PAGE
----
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Your Pelvic Floor post-pregnancy & birth


In Australia, at least half of women who’ve had a child have some degree of pelvic floor damage. The most significant form of damage is prolapse.


Prolapse occurs when the muscles & ligaments that support a woman's pelvic organs (known as the pelvic floor) weaken, causing those organs (bladder, bowel & uterus) to stretch & drop down into or against the wall of the vagina.


The most common symptom of prolapse is bowel & bladder incontinence, the latter of which affects more than a third of Australian women. Symptoms also include uncomfortable feelings of fullness or swelling in the vagina, & for some women, painful sex.


Unfortunately, it is difficult to know which women will experience pelvic floor trauma. Some known factors that increase the risk of experiencing damage include: An occipito-posterior or ‘OP’ presentation (i.e., the baby’s back is along the mothers back), the bigger the baby (especially more than 4kg), the more time spent pushing during the second stage of labour & the use of forceps during delivery.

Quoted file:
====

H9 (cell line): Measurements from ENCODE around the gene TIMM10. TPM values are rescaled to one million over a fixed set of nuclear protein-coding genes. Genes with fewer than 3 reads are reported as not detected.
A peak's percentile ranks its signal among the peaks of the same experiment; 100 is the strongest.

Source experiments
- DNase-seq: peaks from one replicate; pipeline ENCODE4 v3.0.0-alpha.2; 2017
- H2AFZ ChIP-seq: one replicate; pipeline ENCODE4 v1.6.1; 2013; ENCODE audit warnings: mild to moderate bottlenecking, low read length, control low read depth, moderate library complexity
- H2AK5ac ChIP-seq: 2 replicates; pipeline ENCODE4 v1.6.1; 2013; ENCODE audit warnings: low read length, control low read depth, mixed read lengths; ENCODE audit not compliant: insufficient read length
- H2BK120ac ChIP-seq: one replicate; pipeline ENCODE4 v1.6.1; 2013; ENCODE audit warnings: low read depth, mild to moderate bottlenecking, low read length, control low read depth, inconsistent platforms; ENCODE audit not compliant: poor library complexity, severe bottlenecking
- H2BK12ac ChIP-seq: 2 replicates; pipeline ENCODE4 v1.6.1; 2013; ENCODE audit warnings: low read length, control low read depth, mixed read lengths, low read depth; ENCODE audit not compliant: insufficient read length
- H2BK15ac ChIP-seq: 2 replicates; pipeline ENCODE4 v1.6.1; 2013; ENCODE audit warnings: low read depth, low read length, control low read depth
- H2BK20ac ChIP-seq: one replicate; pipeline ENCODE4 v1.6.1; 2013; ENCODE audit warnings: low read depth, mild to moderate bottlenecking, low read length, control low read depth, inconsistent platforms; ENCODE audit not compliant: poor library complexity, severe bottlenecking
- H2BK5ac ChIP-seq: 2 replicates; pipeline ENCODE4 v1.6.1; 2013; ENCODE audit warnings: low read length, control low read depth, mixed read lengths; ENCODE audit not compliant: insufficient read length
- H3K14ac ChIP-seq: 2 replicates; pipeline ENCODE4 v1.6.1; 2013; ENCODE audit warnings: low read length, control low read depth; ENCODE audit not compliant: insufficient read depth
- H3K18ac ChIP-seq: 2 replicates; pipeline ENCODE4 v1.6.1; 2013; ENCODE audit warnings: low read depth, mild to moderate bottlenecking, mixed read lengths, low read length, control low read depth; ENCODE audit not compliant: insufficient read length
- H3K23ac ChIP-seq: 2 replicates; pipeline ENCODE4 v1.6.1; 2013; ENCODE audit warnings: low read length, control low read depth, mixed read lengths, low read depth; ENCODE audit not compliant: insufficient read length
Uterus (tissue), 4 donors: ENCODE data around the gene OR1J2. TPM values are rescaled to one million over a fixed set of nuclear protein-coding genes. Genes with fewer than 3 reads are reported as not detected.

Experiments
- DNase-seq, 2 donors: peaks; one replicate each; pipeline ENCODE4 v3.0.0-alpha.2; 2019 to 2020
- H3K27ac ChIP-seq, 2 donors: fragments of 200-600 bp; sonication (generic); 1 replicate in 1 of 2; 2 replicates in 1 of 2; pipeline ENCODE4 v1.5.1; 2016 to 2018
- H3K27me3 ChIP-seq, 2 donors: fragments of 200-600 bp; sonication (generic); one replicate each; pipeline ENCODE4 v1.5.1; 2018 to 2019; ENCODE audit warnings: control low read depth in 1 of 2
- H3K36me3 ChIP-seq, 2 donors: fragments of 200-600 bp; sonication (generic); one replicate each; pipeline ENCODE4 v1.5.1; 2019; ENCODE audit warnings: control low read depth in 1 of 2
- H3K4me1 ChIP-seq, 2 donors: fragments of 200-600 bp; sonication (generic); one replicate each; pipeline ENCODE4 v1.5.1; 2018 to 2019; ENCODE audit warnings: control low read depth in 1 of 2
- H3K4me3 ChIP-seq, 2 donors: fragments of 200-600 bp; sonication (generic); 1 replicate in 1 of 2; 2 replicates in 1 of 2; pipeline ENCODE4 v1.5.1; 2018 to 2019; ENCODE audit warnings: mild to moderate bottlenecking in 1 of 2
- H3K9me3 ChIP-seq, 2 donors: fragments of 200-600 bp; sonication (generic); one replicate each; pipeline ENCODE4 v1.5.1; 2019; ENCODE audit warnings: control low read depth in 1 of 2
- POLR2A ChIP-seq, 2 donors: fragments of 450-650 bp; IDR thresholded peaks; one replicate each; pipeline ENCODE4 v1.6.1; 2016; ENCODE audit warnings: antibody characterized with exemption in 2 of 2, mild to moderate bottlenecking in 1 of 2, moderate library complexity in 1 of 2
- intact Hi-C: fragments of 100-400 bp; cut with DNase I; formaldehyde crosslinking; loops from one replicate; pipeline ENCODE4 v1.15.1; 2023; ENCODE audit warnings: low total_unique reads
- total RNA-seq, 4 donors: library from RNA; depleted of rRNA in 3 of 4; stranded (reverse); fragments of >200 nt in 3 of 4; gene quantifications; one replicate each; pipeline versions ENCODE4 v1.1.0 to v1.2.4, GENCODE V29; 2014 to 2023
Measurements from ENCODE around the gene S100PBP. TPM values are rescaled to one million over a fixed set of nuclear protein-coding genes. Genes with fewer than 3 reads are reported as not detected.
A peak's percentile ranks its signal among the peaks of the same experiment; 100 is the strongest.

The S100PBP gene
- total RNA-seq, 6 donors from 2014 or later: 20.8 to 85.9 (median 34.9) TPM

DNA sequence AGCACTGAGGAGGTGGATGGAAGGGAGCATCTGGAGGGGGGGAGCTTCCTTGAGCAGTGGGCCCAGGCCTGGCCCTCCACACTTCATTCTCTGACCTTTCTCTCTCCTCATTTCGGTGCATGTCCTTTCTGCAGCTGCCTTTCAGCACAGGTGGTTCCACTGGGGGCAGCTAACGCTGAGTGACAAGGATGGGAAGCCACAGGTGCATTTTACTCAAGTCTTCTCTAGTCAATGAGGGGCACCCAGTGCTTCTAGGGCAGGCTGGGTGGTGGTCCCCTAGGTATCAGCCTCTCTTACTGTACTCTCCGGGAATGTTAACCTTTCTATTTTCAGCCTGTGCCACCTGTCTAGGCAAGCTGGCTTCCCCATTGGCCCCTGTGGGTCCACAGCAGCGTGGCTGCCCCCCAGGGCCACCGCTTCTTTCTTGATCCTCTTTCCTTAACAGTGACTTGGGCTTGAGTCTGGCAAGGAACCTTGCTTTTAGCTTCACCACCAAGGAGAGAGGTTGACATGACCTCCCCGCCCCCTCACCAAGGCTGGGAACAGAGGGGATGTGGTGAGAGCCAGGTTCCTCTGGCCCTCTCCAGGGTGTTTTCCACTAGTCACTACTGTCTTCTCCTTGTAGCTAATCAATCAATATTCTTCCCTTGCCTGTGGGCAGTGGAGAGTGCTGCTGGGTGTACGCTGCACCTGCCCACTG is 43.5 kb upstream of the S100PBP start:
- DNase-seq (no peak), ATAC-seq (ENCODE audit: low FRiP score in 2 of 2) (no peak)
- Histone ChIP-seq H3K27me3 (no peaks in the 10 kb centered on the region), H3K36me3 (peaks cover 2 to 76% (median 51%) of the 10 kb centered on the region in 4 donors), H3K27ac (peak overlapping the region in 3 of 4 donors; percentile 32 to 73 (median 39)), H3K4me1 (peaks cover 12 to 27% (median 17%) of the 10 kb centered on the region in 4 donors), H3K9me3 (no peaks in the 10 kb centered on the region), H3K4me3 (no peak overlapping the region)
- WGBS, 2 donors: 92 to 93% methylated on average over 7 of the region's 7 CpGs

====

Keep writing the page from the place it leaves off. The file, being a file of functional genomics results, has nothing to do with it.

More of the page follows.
Contrary to popular belief, giving birth via caesarean does not prevent pelvic floor problems either. Pregnancy itself can damage the pelvic floor muscles, with hormone changes & the extra weight/pressure of a baby over-stretching these muscles.


What to do about it? While severe prolapse can be addressed with surgery, physiotherapists that specialise in women’s health & the pelvic floor can be hugely beneficial. The goal of pelvic floor physiotherapy is to improve pelvic floor function through exercises, lifestyle modifications, education & hands on treatment to decrease and/or eliminate symptoms.


Pelvic floor exercises (or ‘Kegels’) are designed to strengthen the pelvic floor muscles, reduce symptoms & prevent disorder. Over time, strengthening these muscles can help women to better control their bladder/bowel motions & help reduce or stop leakage. While such exercises are crucial to the recovery of muscle function and bladder control (especially after birth), all women should exercise these muscles regularly as a way to prevent pelvic floor weakness.


References: Caudwell-Hall et al 2017; Lien et al 2004; Friedman et al 2018; Dietz et al 2016

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